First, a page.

Light years ahead of Ru San’s, miles behind the likes of MF Sushibar and Sushi House Hayakawa, the Ra Sushi chain has expanded into the deep south. To establish their foothold, Ra has setup shop in the sparkly glowy 1010 Peachtree Building in Midtown Atlanta. RA’s menu is splattered with words like volcano, Godzilla, and crazy … so if the decor didn’t already tell you … authenticity ain’t the name of the game.
Before we begin, let’s get a few things straight. As I said, any jackass walking in here who expects an “authentic” experience should have their head examined. Just because it ain’t hometown Tokyo doesn’t mean you shouldn’t be able to enjoy it. But … then again, just because it’s there … doesn’t make it good 😉
It seems that right out of the Bento box, this place is getting some great foot traffic. Whether that is truly attributable to the dearth of nearby options or the quality of food is debatable. I’m gonna throw my weight behind the former, but I’ve been wrong before.
RA seems more concerned with appearance than anything else. The roughly 8,000 square-foot restaurant comes equipped with hanging barrels, a huge pagoda, large pictures of eye candy, and a staff that was almost certainly hired based on appearance and nothing else.
In that spirit, nothing about the atmosphere surprises me, and therefore, I can’t really complain. However, they do have one feature that I totally dig. On the corner of the restaurant that faces Crescent and 11th, you’ll find an open air bar. Though it’s not always exposed, when it is, it’s a fun little place to sit.
The menu is pretty standard for a place like this. Tons of choices, overwhelming in quantity, lead you around and around with a dizzying amount of possibility. At $10/order, I was intrigued by the idea of the lobster spring roll. Unfortunately, the price was justified in quantity and not quality. The lobster, while not imitation, was from the low end of the food chain. The fillings (cream cheese) lacked any real direction and the creamy nature of the spring roll prevented me from finding a flavor profile to attach myself to. It had been processed down and quickly established the competition for RA (that being places like Steel and Nickimoto’s).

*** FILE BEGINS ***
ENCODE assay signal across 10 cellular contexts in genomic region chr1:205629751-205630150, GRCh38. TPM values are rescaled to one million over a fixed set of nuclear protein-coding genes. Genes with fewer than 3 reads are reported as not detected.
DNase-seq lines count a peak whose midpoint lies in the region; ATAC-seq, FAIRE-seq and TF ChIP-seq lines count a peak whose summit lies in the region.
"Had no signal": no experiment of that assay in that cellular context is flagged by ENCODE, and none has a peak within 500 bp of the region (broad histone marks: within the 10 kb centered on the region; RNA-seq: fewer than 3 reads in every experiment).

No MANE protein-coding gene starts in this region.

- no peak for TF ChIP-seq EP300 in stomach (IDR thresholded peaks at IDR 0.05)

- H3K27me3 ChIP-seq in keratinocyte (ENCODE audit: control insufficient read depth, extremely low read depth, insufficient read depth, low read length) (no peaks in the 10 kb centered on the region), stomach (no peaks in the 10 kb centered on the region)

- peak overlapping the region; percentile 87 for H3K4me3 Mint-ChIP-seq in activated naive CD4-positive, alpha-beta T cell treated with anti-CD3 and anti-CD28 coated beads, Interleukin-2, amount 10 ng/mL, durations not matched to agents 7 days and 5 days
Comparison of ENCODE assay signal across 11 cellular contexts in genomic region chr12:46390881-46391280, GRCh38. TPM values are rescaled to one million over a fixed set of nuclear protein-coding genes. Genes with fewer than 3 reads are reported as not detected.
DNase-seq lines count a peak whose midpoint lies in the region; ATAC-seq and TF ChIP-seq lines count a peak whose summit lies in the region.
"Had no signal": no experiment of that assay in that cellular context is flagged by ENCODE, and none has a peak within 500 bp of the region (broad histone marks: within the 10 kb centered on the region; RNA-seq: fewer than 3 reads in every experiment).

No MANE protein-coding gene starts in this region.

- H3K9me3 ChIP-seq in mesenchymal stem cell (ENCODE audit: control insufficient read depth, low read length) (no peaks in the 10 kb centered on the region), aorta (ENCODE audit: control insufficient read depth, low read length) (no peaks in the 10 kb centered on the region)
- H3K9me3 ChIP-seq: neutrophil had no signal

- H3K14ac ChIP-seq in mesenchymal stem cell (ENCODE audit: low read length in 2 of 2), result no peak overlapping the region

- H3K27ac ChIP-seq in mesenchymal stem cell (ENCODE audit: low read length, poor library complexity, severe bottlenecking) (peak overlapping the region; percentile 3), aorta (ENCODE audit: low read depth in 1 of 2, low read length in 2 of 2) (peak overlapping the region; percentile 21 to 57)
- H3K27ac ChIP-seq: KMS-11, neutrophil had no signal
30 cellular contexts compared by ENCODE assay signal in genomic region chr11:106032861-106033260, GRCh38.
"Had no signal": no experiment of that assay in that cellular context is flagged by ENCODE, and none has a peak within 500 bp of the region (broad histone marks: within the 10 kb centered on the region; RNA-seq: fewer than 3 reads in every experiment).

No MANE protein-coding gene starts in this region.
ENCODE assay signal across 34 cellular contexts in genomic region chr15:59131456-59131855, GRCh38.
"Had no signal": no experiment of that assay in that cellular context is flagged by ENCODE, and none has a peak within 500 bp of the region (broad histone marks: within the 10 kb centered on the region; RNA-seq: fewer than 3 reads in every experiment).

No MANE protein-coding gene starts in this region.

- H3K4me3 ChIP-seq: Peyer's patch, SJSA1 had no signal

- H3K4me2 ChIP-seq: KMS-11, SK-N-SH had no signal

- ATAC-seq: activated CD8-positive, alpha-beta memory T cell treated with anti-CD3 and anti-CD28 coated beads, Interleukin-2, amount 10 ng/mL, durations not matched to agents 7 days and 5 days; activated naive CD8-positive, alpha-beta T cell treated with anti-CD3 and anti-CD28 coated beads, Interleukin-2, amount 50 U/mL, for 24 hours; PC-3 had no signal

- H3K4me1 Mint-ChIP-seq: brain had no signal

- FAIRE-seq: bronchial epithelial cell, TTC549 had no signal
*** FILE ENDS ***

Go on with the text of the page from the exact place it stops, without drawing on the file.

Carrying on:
The four reasonably sized rolls were plated like Lincoln Logs and sat in a sea of mango sweet sauce. Try it if you want or skip it if it doesn’t catch your fancy. The dish is just there. For all you haters – we know that cream cheese isn’t Japanese, if you don’t want it in your Japanese food – DON’T ORDER IT. I’d never put this stuff in my mouth at a restaurant that approaches authentic, but this ain’t one of them (for that matter – they don’t offer it anyway). Okay, enough references to authenticity … I think I’ve said my piece on that.
We also sampled a “crispy” spicy tuna. The spicy tuna was of the Huy Fung Sriracha variety. I love me some Sriracha sauce, but I think the reliance on it by these “conveyor belt sushi spots” to be a bit excessive. Served over a flash fried “rice glob,” it tasted as you might expect. The fish wasn’t A-grade, and there ya have it.
The sushi (nigiri/sashimi/whatever), doesn’t move me. The hamachi (yellowtail), sweet shrimp (ama ebi), and saba (mackerel) all maintained a reasonably fishy taste. Though not particularly fresh, it all went down without a fight. The tomago (sweet egg) really didn’t show strong either. However, the sugary flavor was there … as you’d expect. Meanwhile, the rolls here are almost universally covered in sauce and come with ingredients that usually aren’t, for good reason, found in sushi. Kiwi, mango, artichokes, and the like are all there. Too much going on and not enough substance. Bites of several rolls that I tried were cream filled, crunchy, and sweet.
As one might expect from a place like this, a number of the rolls are prepared early in the day. While I want to fault them for that, this is the case at any restaurant like this. There is no way to kick out this much sushi in a short time without early morning prep.
The waitresses here (sorry ladies – I haven’t seen a waiter on staff) are all very bubbly and seem to have little to no real training. Meanwhile, the chefs are too busy cranking out crazy contraptions. Conversation at the sushi bar is non-existent across the refrigerator case.
I doubt I’ll ever return here on my own. Scratch that – I know I’ll never go back on my own. I’m all for “creative” sushi; however, I have yet to see a place that truly captures my imagination. RA Sushi is really shooting for the Steel’s and Nickimoto’s of the world. I put them more on par with Steel (and that’s just ahead of Nickimoto’s). For now, I’ll continue to shell out the bigger bucks to dine at MF Sushibar where the sashimi is more my speed and the “creative rolls” are better. The style of RA is a bit over the top; but, I won’t slam someone for enjoying the atmosphere. However, I won’t crush on them either.